A mom in Tacoma, Washington learned last week – only after her two daughters came home from school with severe sunburn – of a state law that prevents the application of sunscreen on students at the school without a doctor’s note. It turns out that 49 states have such restrictions (only California does not).
The end of year field day was scheduled that day and although the morning began with rain, by afternoon the sun was shining. One of the girls suffers from a form of Albinism and is particularly sensitive to sun exposure. By the end of the day the two girls were painfully sunburned and their mother was furious.¹
The specifics of the restrictions apparently vary from state to state, and the enforcement can vary between institutions. Sunscreen is considered an Over-The-Counter drug by the FDA, and in Florida, where SkinHealth Technology is based, schools and camps handle them the same way as other OTC’s. The parents can sign a consent form for its use on their children and sunscreen can be exempted from self application restrictions.²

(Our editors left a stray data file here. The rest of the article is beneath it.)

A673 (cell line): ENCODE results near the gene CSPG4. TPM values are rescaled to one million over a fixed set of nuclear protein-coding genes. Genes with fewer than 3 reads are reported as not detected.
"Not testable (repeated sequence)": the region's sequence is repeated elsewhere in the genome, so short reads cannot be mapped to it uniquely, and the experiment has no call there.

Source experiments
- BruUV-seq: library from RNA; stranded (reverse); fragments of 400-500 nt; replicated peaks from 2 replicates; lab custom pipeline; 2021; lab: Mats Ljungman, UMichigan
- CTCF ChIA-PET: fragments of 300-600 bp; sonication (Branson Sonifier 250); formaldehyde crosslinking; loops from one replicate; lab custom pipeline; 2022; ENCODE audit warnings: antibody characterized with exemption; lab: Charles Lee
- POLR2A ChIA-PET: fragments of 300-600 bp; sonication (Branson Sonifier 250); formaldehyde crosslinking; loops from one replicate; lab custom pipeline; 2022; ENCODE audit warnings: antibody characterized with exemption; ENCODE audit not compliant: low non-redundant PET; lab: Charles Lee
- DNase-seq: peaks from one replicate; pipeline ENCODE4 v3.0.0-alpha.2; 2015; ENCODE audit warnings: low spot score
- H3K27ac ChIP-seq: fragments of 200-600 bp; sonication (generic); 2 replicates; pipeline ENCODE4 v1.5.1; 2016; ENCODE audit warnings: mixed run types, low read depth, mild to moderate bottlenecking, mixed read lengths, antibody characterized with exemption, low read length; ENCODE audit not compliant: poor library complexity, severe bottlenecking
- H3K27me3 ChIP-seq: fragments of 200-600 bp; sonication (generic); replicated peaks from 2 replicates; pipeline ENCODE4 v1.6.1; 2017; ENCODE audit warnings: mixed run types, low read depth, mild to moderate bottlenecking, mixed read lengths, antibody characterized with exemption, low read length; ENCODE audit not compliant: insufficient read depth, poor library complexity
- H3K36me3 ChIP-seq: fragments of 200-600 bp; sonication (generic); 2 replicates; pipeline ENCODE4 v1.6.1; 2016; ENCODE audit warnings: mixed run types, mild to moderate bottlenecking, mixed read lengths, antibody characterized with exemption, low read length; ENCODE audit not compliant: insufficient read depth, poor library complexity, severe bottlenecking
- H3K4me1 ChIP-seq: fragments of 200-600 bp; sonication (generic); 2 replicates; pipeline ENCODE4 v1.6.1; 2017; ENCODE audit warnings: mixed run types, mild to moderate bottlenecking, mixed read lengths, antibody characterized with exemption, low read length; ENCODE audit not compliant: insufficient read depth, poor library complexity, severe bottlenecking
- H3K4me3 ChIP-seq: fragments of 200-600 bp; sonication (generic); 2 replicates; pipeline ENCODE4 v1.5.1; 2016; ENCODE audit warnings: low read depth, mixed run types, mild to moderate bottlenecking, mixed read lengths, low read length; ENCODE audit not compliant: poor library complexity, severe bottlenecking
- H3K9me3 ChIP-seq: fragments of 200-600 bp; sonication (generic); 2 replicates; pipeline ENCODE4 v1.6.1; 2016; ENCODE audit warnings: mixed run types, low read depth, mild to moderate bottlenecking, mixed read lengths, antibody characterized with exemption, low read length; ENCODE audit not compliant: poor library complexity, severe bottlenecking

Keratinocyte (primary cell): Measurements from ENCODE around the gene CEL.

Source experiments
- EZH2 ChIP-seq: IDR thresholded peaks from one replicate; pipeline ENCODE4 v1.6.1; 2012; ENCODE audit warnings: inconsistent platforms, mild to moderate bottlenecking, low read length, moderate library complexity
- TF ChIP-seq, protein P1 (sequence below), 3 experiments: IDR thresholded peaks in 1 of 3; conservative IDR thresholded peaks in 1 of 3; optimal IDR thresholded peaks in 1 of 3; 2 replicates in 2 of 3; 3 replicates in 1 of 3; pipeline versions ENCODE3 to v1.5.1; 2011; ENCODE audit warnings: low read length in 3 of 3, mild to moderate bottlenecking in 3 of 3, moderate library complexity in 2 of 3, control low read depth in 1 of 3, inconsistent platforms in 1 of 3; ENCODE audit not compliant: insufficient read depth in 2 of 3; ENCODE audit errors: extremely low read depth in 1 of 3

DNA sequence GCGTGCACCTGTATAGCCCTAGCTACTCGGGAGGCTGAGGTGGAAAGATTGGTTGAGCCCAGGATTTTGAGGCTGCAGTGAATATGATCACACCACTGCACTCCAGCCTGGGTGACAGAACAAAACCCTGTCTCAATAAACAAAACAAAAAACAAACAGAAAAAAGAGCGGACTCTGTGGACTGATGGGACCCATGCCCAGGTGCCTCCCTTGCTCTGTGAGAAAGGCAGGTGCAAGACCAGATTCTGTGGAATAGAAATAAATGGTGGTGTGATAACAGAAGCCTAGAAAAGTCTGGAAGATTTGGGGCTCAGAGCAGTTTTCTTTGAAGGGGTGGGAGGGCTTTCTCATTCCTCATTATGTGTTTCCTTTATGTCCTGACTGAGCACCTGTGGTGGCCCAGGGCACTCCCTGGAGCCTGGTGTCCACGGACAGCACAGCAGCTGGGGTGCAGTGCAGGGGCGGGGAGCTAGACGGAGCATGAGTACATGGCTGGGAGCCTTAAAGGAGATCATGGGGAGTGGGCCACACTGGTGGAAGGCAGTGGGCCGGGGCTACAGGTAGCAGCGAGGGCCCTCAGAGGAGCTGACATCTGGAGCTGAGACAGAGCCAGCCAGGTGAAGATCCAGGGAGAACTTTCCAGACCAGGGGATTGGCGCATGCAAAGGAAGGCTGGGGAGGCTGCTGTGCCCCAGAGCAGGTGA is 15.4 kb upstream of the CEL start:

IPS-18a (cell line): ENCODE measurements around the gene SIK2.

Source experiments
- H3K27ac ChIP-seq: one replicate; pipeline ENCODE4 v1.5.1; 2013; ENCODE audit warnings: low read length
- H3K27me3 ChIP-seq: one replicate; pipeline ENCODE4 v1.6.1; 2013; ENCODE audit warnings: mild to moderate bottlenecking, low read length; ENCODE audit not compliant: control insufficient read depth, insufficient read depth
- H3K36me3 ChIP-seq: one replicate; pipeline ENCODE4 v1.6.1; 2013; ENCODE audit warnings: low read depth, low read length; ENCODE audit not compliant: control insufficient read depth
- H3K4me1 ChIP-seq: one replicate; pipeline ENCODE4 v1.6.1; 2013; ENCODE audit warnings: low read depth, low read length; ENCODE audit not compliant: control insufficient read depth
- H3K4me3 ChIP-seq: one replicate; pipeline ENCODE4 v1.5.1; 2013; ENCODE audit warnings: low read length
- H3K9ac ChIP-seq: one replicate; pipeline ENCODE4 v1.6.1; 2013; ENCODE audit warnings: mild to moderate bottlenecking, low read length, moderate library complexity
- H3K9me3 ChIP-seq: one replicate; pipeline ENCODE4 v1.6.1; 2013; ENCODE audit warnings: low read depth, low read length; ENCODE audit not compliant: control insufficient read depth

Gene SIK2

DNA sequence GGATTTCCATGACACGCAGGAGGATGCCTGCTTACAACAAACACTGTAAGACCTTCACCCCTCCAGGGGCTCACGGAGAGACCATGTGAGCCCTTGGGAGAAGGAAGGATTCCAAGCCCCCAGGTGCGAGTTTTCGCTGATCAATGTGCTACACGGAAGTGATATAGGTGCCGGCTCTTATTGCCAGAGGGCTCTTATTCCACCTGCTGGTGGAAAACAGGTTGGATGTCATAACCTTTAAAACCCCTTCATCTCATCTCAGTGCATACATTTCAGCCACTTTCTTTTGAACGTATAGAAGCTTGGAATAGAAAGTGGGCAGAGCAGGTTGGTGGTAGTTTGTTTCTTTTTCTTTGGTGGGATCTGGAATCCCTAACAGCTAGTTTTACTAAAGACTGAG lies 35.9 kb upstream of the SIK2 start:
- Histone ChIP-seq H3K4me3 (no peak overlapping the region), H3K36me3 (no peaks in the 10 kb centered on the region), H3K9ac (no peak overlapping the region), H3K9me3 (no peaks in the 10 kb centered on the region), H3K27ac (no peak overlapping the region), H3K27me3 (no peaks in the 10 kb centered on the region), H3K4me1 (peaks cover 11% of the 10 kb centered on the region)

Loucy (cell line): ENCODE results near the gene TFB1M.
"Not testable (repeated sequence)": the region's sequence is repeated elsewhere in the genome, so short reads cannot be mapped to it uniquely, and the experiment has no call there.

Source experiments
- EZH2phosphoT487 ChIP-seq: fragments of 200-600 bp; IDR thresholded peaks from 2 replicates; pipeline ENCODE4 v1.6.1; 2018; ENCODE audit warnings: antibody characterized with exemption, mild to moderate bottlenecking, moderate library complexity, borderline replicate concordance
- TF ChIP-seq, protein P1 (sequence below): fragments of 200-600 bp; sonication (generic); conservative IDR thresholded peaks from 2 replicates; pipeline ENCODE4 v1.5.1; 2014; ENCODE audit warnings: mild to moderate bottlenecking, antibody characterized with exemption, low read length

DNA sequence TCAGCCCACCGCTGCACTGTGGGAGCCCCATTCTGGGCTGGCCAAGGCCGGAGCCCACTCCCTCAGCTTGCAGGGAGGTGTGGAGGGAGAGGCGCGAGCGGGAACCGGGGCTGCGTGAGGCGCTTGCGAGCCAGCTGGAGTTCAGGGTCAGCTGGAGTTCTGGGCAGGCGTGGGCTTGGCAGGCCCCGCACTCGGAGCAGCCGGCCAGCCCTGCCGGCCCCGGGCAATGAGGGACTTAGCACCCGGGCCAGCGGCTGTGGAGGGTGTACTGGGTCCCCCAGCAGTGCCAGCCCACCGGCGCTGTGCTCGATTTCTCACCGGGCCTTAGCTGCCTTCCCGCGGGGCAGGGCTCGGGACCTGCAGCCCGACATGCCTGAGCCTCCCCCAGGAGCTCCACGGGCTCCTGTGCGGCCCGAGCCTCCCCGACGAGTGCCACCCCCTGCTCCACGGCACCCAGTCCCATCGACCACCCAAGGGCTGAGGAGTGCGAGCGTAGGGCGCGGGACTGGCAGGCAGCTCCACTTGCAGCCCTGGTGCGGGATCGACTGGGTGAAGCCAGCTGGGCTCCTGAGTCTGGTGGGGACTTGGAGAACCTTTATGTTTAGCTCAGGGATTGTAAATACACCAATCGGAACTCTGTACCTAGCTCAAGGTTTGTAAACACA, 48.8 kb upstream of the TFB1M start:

Aside from the restrictions governing Over-The-Counter drugs, there are some policies, whether imposed by the state, or by the school, camp, or other organization attended by minors, that relate to the touching of children by other children or adults. Application of sunscreen could be considered inappropriate contact in certain interpretations.
The Washington mom is pushing to raise awareness of this issue and challenge policies that could inadvertently harm the children they are designed to protect. In the meantime, with summer camps and other activities provided by organized programs in full swing, parents should make sure that they are fully informed of policies on sunscreen use whenever placing their kids in the care of others.